The vinyl alochol/ vinyl acetate random copolymer prepared as above described in the amount of parts by weight was mixed with 15 parts by weight glycerine, and stirred and heated until a transparent solution formed. This adhesive composition exhibited, a viscosity of 4,240 centipoises at 140 C., 6,040 centipoises at 130 C. and 11,800 centipoises at C.
This adhesive was heated to C. and applied to a 20 lb. weight white wove paper in the amount of 11.5 lbs. per 3,300 square feet of paper surface area. The coated paper was conditioned for 24 hours at 73 F. (23 C.) and 50% relative humidity, and was then licked and immediately placed in contact with another piece of similarly conditioned 20 lb. weight white wove paper. The adhesive set in less than 10 seconds in all instances. A majority of the samples set in less than 5 seconds.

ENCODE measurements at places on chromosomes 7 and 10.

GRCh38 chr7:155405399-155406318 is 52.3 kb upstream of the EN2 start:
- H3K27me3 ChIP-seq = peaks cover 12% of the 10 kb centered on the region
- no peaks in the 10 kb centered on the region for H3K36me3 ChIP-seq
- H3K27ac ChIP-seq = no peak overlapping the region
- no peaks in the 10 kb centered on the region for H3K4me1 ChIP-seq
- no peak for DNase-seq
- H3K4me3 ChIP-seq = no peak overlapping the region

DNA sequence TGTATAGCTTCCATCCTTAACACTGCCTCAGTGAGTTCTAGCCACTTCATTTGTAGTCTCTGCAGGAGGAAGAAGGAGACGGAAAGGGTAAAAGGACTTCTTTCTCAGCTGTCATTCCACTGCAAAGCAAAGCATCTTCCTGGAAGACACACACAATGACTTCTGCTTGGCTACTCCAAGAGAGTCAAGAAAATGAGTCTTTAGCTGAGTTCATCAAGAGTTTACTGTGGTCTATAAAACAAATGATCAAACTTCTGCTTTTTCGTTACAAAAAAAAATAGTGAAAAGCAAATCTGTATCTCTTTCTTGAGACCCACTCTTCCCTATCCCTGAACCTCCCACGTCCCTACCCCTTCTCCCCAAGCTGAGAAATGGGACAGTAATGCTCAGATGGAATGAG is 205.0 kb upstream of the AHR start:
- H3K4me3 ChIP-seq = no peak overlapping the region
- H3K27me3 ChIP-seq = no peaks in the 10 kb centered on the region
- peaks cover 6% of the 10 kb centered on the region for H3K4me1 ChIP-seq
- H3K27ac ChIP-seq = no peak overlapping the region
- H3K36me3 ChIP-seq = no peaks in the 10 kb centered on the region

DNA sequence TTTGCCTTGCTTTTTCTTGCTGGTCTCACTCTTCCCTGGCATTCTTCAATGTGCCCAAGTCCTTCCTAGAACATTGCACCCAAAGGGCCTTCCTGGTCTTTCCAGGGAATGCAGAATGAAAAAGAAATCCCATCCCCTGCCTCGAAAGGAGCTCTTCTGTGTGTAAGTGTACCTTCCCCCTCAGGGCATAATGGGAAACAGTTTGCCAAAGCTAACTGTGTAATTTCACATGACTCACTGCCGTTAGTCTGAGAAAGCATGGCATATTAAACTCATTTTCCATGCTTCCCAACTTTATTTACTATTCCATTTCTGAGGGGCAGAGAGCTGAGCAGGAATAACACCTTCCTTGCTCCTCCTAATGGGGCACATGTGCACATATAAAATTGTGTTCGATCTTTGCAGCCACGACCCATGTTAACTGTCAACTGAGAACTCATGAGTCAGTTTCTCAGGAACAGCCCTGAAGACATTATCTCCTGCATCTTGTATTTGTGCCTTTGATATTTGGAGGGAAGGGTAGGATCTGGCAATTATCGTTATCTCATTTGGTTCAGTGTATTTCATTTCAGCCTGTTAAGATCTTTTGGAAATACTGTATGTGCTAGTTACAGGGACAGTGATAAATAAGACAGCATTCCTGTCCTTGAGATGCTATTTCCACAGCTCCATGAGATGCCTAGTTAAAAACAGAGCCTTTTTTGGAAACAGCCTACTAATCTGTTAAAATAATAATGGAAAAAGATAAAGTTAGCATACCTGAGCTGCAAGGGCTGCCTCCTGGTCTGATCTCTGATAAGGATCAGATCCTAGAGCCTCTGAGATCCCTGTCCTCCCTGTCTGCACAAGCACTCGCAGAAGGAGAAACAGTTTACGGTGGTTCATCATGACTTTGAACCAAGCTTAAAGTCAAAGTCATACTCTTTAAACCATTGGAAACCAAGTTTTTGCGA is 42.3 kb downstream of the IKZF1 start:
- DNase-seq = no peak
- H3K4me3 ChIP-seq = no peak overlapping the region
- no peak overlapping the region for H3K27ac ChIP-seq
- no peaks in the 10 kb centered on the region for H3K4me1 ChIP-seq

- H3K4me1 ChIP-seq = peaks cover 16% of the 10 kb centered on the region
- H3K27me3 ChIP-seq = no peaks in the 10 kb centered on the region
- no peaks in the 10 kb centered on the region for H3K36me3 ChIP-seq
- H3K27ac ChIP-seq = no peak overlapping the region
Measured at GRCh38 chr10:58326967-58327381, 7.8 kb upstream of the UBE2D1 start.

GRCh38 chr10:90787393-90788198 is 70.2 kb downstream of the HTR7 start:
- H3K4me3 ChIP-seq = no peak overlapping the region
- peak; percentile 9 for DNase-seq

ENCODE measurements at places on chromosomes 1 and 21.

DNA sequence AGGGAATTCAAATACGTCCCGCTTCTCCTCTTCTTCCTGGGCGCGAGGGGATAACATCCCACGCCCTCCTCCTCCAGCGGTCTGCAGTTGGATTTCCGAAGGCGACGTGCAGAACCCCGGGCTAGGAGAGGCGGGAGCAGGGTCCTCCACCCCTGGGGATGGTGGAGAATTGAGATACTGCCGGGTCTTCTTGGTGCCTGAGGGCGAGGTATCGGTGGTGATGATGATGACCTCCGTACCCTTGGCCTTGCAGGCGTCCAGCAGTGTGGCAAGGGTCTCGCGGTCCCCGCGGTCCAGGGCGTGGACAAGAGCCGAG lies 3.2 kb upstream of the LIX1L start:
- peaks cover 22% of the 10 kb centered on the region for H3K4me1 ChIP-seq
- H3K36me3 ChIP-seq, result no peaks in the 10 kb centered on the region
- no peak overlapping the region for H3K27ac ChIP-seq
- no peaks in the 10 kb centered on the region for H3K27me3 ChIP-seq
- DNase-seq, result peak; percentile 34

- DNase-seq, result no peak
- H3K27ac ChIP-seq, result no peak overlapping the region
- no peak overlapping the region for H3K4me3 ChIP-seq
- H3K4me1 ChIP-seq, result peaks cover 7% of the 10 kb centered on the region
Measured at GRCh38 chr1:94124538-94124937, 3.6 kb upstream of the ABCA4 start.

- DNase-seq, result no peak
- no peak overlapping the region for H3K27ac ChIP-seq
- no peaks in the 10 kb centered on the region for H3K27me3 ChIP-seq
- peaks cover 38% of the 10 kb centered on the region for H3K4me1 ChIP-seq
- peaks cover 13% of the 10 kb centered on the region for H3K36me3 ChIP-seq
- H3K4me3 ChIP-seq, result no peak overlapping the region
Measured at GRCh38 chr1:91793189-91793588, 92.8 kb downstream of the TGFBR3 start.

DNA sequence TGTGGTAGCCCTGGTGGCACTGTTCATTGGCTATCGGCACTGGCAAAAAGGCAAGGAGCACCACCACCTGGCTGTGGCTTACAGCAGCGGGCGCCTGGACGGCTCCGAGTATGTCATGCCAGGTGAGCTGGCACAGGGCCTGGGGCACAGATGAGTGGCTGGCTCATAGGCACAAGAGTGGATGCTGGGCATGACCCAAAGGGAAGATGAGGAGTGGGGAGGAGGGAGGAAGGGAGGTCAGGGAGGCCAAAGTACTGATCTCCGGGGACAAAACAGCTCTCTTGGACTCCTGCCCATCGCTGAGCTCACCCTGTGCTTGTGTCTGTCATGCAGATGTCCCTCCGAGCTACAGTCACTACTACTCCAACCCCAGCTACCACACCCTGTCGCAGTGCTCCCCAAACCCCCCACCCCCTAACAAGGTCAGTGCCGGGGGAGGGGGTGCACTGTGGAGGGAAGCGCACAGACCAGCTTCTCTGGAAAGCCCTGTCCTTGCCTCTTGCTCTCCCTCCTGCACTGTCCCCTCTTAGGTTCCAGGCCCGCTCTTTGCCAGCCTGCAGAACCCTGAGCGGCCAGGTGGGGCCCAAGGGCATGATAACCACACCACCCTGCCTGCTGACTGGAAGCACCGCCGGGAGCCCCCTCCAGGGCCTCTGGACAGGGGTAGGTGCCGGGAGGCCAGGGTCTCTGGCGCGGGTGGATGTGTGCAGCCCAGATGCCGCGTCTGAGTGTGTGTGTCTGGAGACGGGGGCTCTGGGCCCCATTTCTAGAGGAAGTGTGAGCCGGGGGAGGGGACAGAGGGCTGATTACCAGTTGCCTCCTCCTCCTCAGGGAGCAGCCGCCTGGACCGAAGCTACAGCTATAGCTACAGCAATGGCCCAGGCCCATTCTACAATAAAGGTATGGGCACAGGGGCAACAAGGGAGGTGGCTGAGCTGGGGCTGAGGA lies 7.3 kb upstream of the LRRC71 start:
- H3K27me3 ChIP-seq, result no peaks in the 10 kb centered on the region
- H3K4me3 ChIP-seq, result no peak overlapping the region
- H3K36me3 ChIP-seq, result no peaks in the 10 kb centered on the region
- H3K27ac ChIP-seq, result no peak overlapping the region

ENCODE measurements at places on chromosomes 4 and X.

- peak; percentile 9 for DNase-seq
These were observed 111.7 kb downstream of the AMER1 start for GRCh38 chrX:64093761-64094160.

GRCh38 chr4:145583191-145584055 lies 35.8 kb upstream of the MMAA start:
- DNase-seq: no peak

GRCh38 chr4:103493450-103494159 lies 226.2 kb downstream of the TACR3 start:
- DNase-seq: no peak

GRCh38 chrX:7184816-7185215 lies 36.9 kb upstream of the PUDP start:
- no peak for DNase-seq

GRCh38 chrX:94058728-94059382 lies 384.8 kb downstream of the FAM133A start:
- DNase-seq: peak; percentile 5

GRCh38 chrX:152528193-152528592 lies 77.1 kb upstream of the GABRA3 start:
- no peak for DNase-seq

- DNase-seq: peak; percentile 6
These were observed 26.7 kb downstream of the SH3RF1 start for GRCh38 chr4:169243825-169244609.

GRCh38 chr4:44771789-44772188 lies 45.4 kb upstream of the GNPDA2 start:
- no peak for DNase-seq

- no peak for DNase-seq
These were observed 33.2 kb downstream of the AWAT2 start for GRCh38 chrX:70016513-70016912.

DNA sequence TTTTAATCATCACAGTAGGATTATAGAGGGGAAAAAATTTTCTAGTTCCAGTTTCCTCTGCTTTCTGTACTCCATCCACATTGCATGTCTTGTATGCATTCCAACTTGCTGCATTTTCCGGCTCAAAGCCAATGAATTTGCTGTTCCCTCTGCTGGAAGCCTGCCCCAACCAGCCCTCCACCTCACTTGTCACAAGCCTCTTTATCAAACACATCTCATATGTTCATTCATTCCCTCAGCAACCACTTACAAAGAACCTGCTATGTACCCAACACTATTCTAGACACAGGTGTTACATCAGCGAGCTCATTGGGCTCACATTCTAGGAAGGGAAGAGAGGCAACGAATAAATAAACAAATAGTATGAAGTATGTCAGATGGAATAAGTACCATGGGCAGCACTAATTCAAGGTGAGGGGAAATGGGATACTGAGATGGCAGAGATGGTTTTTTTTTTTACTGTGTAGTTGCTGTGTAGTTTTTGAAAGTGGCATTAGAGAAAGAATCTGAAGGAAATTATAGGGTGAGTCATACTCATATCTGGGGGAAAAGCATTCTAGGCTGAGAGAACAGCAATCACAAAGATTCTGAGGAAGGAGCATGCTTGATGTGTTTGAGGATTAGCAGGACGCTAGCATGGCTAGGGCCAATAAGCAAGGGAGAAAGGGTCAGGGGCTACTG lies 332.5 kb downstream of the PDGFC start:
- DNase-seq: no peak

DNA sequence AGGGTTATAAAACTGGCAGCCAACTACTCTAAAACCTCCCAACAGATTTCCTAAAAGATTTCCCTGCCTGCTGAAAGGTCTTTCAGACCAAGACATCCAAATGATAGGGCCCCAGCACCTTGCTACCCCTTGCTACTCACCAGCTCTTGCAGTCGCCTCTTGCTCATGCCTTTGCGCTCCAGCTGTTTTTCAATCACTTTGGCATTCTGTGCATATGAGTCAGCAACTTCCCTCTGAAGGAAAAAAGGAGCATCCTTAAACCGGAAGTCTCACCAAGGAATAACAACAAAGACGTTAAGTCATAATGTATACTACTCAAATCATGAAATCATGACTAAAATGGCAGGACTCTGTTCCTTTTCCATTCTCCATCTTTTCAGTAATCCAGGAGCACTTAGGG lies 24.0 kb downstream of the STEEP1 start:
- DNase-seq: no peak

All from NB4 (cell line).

The coated paper did not stick to an uncoated piece of the same paper stock during 18 hours at 73 F. (23 C.) and 50% relative humidity, under a pressure of two pounds per square inch. At F. (60 C.) and 0% relative humidity, and the same pressure and time, other samples of the same coated paper and uncoated paper, did not stick together.
Having described the invention above for purposes of illustration and not limitation, what is claimed is as follows:
1. A thermally stable adhesive composition having a Brookfield viscosity between about 48,000 and 4,000 centipoises, at a temperature within the range of 100 C. and